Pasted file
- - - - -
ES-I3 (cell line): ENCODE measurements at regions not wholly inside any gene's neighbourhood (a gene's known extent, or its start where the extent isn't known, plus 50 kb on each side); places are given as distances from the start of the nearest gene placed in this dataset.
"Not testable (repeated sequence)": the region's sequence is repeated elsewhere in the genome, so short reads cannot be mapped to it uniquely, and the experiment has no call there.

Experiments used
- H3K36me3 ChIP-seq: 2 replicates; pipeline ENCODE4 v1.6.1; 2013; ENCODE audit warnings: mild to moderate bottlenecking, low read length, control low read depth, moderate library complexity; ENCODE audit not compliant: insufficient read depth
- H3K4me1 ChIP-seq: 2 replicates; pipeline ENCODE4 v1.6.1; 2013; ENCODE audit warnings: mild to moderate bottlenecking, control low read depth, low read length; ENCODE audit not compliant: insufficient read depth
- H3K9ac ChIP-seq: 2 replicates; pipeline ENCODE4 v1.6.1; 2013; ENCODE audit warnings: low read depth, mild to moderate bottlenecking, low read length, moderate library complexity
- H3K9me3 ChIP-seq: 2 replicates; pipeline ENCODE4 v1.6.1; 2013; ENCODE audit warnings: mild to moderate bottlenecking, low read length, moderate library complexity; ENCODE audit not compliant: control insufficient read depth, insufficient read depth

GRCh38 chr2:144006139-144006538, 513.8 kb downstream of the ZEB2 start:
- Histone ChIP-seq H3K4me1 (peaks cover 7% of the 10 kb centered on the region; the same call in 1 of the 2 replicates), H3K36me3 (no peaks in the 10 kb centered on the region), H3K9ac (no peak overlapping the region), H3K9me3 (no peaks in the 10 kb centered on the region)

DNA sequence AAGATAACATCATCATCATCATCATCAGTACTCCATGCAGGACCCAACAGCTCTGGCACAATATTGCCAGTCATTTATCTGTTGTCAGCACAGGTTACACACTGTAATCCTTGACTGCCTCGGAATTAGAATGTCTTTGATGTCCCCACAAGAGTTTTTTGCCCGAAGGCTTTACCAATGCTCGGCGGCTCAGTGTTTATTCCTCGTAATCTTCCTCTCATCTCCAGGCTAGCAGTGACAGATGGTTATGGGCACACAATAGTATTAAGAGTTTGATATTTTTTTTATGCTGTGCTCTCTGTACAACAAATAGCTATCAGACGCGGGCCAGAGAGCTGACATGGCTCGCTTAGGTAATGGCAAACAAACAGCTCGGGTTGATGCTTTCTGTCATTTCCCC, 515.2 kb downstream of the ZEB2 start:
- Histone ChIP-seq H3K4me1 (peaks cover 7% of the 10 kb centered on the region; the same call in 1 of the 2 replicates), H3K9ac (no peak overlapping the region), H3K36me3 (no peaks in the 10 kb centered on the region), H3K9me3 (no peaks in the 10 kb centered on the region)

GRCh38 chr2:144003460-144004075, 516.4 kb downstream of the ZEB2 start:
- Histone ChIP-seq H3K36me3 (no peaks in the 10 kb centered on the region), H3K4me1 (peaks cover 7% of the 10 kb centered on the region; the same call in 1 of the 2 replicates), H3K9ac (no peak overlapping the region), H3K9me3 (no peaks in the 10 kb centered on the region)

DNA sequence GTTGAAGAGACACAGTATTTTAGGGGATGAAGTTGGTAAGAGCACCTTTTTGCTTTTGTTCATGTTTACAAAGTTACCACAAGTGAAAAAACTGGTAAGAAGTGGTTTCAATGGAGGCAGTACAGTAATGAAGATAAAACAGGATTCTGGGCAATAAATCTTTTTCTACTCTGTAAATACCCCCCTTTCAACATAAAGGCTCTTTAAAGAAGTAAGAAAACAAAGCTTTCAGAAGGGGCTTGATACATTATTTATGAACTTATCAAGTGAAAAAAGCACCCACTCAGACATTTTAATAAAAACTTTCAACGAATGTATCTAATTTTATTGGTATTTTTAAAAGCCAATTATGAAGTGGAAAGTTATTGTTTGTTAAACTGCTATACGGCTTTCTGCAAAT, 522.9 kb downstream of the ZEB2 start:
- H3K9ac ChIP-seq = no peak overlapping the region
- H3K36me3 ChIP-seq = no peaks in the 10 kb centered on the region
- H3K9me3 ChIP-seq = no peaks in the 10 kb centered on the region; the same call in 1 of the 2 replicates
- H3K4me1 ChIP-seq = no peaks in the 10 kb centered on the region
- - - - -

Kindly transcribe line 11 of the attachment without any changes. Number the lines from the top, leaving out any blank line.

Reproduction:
- Histone ChIP-seq H3K4me1 (peaks cover 7% of the 10 kb centered on the region; the same call in 1 of the 2 replicates), H3K9ac (no peak overlapping the region), H3K36me3 (no peaks in the 10 kb centered on the region), H3K9me3 (no peaks in the 10 kb centered on the region)